US forces in Kabul on high alert as evacuations enter final phase
US forces sought to assert control in Kabul on Saturday, insisting that they were in command of the airport there and announcing the deaths of senior Islamic State leaders in a retaliatory airstrike earlier this week.
Pentagon spokesperson John Kirby told reporters on Saturday that US forces remained in control of the airport and would remain in control until the Tuesday deadline for their forces to pull out.
The statement was a response to statements by the Taliban - who surprised Washington by ousting a US-backed government earlier this month - that their forces had taken control of some of the access gates to the airport.
The world's attention has been focused on the airport since August 16 - the day after the Taliban takeover - as expatriates in Afghanistan and Afghans who fear for their life under the ultra-conservative Taliban have tried to reach the airport for a flight out.
Taliban forces have tried at times to block Afghans from reaching the airport and those who made it were met by administrative chaos. The situation grew worse after a deadly suicide attack on Thursday.
Most Western allies have ended their airlift evacuations, though some like France are negotiating for ways to keep bringing people out. There are fears that not everyone who had hoped to get out will have made it.
The US is continuing its evacuations through Tuesday. As of Friday, it still had 5,000 troops working at the airport, but now says it will no longer provide updates on troop status for security reasons, even as reports swirl that numbers are being drawn down in advance of Tuesday's deadline.
US officials say there are about 350 Americans still in Afghanistan. Of those, about 280 have made no plans to leave or have announced plans to stay in Afghanistan.
Some 6,800 people have been flown out of Kabul in the past 24 hours. A White House spokesperson said that by Saturday morning, the US Air Force had flown 32 flights to bring about 4,000 people to safety, and allied aircraft had evacuated about 2,800 people.
Since the start of the mission in mid-August, the United States and its partners have flown out a total of 112,000 people.
By Saturday a total of about 20,500 evacuees from Afghanistan had landed at the US Ramstein Air Base in the German state of Rhineland-Palatinate since the evacuations began.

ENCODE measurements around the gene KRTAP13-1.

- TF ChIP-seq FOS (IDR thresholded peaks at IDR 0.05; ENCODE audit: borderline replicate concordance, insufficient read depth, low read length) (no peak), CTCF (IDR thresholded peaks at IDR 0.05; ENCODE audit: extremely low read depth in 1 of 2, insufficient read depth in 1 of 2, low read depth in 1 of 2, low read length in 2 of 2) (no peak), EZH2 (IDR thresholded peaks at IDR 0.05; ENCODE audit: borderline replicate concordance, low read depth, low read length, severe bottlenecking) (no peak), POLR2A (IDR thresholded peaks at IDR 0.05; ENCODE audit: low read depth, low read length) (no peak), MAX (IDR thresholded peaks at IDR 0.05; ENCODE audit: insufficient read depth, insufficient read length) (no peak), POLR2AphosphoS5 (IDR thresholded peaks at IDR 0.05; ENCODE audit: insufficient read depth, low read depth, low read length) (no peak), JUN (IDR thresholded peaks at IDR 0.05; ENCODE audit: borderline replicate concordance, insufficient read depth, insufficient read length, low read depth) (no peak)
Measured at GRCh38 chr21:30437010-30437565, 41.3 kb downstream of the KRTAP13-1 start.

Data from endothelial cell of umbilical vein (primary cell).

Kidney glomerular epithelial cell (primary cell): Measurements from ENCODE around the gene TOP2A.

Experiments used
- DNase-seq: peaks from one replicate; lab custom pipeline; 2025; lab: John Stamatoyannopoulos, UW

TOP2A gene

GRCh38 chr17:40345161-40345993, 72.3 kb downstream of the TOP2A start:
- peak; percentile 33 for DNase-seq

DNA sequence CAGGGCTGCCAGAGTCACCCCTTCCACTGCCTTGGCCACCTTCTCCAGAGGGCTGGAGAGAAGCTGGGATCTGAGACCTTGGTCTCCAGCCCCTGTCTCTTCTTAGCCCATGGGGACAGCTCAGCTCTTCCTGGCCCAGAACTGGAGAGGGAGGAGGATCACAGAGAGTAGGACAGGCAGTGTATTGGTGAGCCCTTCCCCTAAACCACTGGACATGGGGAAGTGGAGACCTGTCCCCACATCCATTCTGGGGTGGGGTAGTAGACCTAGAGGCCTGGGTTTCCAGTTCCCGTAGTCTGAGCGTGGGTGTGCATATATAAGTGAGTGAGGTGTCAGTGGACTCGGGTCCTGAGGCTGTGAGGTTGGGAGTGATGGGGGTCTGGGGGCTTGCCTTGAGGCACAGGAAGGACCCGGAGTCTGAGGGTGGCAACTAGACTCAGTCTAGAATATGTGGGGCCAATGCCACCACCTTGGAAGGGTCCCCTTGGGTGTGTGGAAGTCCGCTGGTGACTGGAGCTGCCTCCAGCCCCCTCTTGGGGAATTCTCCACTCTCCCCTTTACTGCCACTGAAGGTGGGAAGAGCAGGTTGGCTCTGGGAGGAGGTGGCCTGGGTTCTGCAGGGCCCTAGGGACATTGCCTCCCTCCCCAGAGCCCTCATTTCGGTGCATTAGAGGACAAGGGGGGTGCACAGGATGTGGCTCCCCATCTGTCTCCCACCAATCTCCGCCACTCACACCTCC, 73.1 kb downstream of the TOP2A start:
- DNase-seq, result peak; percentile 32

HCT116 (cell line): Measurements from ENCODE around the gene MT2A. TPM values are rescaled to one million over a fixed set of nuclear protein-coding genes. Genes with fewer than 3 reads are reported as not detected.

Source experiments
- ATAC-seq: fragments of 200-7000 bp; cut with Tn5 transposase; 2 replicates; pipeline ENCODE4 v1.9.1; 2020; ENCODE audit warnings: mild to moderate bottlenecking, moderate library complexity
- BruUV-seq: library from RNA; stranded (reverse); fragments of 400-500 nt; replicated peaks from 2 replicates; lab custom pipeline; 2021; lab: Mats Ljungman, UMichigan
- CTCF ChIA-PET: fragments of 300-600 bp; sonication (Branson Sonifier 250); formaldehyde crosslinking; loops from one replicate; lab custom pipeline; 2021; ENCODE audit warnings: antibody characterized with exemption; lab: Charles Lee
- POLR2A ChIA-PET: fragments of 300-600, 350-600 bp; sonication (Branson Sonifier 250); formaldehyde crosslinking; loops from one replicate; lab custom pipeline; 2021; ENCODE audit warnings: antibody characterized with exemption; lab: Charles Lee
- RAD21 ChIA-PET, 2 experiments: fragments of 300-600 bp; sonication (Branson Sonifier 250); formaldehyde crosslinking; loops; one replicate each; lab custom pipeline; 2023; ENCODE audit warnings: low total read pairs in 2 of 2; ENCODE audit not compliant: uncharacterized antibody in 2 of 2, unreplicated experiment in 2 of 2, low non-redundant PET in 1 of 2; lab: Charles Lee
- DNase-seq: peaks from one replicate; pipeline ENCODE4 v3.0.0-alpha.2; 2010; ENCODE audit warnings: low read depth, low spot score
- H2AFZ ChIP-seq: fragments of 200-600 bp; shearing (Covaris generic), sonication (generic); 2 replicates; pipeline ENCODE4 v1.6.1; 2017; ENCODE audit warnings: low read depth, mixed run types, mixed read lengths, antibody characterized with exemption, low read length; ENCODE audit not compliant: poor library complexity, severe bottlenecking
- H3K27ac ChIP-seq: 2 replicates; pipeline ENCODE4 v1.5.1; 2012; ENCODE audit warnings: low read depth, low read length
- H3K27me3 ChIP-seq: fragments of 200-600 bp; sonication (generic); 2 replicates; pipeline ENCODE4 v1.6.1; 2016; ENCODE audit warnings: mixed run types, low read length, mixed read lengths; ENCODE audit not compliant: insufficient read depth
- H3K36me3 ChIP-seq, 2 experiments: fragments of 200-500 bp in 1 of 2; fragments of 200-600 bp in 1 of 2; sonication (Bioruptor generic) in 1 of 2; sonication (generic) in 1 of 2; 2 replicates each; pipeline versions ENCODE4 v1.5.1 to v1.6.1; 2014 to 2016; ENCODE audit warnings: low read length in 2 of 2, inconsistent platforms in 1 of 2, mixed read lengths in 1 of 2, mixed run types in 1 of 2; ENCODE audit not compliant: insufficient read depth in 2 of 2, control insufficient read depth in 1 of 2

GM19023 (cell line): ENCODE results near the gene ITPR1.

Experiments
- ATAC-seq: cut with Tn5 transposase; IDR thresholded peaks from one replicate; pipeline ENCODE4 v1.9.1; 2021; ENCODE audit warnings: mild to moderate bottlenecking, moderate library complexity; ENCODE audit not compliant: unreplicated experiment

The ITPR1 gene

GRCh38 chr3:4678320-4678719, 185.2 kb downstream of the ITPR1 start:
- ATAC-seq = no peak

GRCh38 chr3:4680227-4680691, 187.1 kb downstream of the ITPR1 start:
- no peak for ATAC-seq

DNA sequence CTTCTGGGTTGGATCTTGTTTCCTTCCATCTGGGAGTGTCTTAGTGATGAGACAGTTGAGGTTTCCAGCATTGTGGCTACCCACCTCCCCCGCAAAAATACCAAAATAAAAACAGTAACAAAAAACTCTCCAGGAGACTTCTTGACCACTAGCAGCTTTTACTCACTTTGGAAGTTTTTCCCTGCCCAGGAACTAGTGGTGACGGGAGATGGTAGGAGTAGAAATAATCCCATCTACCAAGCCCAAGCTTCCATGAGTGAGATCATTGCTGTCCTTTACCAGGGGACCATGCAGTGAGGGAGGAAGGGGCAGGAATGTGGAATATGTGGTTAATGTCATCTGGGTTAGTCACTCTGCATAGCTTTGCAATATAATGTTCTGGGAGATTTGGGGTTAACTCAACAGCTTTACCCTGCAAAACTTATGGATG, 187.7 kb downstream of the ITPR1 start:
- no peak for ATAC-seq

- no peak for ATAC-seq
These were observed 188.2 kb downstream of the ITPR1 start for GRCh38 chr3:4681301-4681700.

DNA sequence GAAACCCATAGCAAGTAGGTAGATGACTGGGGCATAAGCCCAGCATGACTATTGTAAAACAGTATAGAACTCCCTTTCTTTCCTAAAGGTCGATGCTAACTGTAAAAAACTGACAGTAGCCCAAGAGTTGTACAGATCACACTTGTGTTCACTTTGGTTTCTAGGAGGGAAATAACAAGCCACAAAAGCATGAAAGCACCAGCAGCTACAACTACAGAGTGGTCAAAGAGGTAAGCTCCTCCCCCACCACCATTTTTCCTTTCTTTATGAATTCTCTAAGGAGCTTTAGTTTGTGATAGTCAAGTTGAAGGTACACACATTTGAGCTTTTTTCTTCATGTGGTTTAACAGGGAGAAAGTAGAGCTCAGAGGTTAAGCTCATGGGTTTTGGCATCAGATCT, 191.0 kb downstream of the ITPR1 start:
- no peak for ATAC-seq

Many of those who want to get out of Afghanistan fear life under the Taliban, which ruled from 1996 to 2001 and enforced a strictly Islamist lifestyle, which stripped most women of their rights and banned things like Western music.
But there are other forces working in the country too, such as Islamic State affiliates, which oppose both Taliban rule and the US occupation. One such group claimed responsibility for Thursday's bombing, which left at least 182 dead, including 13 US soldiers.
On Saturday, the Pentagon revealed that the deceased were mostly Marines, but also one service member from the army and navy each. They were aged 20 to 31, with most between 20 and 23. Their coffins were on the way to the United States on Saturday.
The US responded with an airstrike on the same day. On Saturday, US Major General William Taylor reported that two high-ranking Islamic State members are dead and a third is wounded.
Further terrorist attacks targeting the airlift operations out of Kabul's airport are likely in the very near future, warned US President Joe Biden on Saturday.
"The situation on the ground continues to be extremely dangerous, and the threat of terrorist attacks on the airport remains high. Our commanders informed me that an attack is highly likely in the next 24-36 hours," he said.
The priority has to be maintaining safety for troops working at the airport, where US personnel are still overseeing operations to airlift out people trying to flee the country now that the Taliban have taken over.
"This strike was not our last," said Biden in the wake of the Thursday attack, building on earlier threats when he told the terrorists: "We will not forgive, we will not forget, we will hunt you down and make you pay."